Teams work on aircraft parts made from graphene

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Stronger, lighter aircraft wings could be built by adding graphene to the materials used to construct them.

In a new partnership between Manchester University and the Beijing Institute of Aeronautical Materials (BIAM) announced this week, researchers will explore the use of graphene composites in aircraft.

Researchers at BIAM and Manchester University’s National Graphene Institute will exchange expertise and cooperate on projects to understand and test the structure of graphene reinforced aluminium matrix nanocomposites.

The projects could result in lighter, stronger and conductive parts for aeroplanes, high speed trains and other industrial equipment, replacing traditional materials.

Adding graphene to aluminium alloys could considerably increase their strength, while retaining their flexibility, according to Prof Robert Young at Manchester University, who is leading the collaboration.

Researchers at BIAM have been doing a considerable amount of work into incorporating graphene into aluminium in recent years, said Young. While they have already demonstrated that the graphene can improve the strength of the material by up to 25 per cent, they do not yet know how the mechanism works, said Young.

“So we are going to collaborate with them to try to understand the mechanisms for this particular process,” he said.

To complicate matters, adding graphene to molten aluminium typically results in the latter being dissolved. So rather than using conventional melting and casting techniques, the Chinese researchers have developed a ball-milling process in which the aluminium remains in a solid state, below its melting point, to prevent the material dissolving when the graphene is added.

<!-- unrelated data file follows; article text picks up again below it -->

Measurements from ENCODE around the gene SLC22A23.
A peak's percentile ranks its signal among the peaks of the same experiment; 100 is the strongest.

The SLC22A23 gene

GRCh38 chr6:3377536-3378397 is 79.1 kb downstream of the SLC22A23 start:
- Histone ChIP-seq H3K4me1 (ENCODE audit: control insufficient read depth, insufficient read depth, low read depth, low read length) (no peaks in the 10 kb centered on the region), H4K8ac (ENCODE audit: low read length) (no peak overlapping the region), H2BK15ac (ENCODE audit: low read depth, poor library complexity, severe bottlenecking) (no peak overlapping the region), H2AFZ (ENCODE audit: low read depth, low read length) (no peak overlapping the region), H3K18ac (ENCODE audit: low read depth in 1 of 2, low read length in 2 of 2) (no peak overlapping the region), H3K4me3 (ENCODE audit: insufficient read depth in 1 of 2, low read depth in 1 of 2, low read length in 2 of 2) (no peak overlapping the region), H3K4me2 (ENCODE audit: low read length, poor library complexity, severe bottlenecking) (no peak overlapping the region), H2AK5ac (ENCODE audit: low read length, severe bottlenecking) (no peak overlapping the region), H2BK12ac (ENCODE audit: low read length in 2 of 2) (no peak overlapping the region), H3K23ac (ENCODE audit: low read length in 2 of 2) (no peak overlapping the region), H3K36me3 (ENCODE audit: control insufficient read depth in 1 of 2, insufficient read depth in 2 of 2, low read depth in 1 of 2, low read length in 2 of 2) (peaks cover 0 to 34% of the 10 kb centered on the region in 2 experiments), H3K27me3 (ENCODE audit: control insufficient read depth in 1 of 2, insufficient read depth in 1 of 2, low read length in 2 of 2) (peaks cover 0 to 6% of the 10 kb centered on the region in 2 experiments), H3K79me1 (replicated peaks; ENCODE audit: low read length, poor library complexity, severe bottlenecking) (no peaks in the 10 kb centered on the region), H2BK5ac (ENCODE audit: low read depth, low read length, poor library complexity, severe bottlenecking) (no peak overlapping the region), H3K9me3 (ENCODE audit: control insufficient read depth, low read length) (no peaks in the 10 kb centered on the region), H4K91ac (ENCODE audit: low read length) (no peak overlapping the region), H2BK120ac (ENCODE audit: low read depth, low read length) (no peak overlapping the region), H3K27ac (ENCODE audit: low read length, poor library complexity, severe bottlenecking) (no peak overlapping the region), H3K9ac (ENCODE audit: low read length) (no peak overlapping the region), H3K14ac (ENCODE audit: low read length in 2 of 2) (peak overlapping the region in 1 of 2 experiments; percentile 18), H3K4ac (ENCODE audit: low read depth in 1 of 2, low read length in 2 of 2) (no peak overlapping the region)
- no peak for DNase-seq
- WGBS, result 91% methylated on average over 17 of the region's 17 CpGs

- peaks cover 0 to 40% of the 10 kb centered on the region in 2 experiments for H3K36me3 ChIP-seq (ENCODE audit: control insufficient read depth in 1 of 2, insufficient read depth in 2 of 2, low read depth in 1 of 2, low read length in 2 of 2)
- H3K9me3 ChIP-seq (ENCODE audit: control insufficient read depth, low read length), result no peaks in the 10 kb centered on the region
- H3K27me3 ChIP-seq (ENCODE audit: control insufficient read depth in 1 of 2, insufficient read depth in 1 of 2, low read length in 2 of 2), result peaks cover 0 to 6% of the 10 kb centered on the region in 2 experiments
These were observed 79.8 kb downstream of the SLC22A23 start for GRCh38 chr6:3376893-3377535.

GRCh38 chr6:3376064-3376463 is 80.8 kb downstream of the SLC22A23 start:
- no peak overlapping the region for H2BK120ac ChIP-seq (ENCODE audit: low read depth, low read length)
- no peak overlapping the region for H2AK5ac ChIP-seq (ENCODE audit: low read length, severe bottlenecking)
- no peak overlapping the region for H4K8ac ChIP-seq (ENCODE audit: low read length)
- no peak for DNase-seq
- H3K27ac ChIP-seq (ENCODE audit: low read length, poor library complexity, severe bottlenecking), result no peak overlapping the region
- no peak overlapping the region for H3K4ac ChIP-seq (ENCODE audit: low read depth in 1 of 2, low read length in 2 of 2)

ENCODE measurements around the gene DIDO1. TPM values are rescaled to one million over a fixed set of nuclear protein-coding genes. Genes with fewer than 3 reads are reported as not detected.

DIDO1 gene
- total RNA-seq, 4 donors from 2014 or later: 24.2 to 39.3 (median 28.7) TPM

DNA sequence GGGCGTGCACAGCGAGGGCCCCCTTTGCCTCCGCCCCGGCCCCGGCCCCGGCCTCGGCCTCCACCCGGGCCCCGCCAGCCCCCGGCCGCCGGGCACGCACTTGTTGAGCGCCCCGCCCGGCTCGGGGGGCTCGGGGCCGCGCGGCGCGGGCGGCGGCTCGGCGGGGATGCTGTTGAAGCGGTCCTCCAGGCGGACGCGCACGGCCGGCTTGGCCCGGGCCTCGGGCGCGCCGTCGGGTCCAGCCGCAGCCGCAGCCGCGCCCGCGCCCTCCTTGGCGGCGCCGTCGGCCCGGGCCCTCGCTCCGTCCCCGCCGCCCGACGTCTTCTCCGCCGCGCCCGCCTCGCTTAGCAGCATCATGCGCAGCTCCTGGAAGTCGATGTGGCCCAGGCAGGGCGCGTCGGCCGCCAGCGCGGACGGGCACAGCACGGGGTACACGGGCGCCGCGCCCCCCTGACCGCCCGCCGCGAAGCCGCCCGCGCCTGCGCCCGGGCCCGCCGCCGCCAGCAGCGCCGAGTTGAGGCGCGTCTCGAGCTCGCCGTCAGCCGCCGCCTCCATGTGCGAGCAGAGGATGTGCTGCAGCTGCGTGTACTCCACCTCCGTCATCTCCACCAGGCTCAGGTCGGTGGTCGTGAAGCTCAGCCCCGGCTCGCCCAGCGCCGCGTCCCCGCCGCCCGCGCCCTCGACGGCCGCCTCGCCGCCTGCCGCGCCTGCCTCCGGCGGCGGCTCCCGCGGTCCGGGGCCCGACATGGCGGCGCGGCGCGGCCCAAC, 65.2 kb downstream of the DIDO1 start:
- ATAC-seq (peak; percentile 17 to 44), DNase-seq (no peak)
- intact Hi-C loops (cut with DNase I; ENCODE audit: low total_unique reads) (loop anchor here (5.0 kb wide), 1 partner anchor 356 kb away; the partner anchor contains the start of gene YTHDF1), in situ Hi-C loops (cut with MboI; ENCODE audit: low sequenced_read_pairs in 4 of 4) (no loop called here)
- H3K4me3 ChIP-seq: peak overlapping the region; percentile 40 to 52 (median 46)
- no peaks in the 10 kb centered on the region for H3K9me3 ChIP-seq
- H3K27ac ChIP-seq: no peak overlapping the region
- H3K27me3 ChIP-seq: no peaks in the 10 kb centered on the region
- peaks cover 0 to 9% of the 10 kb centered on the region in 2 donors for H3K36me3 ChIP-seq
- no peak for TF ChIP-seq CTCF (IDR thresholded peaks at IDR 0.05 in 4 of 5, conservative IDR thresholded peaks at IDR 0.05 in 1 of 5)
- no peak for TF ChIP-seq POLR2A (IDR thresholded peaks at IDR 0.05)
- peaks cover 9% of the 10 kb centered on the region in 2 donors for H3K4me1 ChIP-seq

The Manchester team will help develop this technique through their expertise in different forms of graphene, Young said.

“We are going to supply them with some of our very well characterised forms of graphene to help in this process.”

The researchers will also investigate the impact of adding graphene to aluminium on how the material corrodes, he said.

In the future, the two parties plan to expand the collaboration on graphene materials beyond reinforced aluminium matrix composites. The researchers also hope to collaborate on the development of graphene energy storage, environmental purification, and information materials.

Researchers at NGI are also aiming to improve the plastic that holds together the carbon fibre in aircraft wings. Adding graphene to the material should help stop water entering the wings, which can reduce their strength.

“One problem with polymers like epoxy resin is that they absorb water, and therefore their stiffness and strength drops,” said Young.

Graphene can act as a plate-like physical barrier, slowing down the diffusion of water into the material, he said.

Graphene could also be used to measure strain in the wings, to assess if any damage has occurred.

The researchers are also planning to explore the use of graphene to prevent ice building up on the wings, as a much lighter replacement for parts such as the copper wiring and copper heating coils currently used. Graphene is conductive, so adding it to the polymer could allow electricity to be passed through the material, heating it up and melting any ice that has built up, said Young.

“The graphene would therefore be acting as a multifunctional material, preventing water absorption and allowing electricity to be conducted to de-ice the wings.”

This could reduce the overall weight of the aircraft.

Finally, the researchers ultimately hope to try to replace the carbon fibre used to build aircraft wings with graphene. This will be a much longer-term project, however, and is expected to take at least 20 years.